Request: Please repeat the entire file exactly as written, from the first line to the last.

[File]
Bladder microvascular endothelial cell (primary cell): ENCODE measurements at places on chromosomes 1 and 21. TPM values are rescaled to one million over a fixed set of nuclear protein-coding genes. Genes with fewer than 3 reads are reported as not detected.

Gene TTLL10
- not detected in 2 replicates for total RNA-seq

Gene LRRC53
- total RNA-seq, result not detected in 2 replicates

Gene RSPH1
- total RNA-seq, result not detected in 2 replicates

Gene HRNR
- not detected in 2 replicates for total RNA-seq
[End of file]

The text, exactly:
Bladder microvascular endothelial cell (primary cell): ENCODE measurements at places on chromosomes 1 and 21. TPM values are rescaled to one million over a fixed set of nuclear protein-coding genes. Genes with fewer than 3 reads are reported as not detected.

Gene TTLL10
- not detected in 2 replicates for total RNA-seq

Gene LRRC53
- total RNA-seq, result not detected in 2 replicates

Gene RSPH1
- total RNA-seq, result not detected in 2 replicates

Gene HRNR
- not detected in 2 replicates for total RNA-seq